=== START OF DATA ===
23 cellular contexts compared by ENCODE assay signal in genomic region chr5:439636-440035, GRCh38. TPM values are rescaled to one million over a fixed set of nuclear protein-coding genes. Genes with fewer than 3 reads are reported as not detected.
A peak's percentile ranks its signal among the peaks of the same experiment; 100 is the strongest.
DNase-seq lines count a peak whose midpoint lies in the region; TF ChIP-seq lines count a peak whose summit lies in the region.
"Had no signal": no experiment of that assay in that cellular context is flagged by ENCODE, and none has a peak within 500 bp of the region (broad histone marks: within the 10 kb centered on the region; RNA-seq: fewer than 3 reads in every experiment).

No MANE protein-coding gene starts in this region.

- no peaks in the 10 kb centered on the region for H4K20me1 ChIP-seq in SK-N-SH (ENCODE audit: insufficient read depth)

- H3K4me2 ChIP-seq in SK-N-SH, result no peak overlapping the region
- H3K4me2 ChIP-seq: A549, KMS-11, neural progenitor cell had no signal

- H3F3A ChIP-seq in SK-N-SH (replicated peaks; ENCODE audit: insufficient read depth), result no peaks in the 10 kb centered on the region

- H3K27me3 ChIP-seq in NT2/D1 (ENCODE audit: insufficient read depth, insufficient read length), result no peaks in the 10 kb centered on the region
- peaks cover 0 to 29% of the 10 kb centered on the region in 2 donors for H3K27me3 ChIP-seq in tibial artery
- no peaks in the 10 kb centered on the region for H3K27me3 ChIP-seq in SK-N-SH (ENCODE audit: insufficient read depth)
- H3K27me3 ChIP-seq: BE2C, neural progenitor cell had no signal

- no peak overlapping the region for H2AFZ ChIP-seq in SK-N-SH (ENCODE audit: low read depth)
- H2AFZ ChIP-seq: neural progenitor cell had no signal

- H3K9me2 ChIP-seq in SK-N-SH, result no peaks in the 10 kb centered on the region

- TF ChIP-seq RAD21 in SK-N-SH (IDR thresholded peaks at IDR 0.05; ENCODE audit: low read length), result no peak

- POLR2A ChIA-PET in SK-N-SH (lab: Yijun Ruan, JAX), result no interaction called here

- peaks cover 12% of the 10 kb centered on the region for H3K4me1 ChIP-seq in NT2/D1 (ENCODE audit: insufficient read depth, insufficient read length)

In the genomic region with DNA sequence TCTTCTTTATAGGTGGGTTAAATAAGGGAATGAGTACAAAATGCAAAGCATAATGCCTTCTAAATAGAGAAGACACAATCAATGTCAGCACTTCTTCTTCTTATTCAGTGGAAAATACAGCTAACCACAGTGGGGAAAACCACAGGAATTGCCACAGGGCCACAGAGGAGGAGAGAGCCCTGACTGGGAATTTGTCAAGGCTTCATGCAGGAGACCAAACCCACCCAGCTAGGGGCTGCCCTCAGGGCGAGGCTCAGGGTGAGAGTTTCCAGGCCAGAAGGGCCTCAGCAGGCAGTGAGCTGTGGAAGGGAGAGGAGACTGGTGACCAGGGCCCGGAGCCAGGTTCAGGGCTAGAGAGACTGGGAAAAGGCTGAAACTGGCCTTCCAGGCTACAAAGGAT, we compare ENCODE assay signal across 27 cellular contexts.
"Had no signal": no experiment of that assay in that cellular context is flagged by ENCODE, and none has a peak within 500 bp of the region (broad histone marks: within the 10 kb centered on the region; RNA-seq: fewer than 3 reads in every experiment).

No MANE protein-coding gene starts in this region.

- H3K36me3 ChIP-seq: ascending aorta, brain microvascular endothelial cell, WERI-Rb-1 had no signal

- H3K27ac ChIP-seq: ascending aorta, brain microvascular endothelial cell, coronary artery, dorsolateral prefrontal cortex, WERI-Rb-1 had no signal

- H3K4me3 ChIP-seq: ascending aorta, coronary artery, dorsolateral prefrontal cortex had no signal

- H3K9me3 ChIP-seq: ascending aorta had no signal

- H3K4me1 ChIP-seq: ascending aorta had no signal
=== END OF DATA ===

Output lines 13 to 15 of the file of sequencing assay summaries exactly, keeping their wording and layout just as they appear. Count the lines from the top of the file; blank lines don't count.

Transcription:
- H3K27me3 ChIP-seq: BE2C, neural progenitor cell had no signal

- no peak overlapping the region for H2AFZ ChIP-seq in SK-N-SH (ENCODE audit: low read depth)
- H2AFZ ChIP-seq: neural progenitor cell had no signal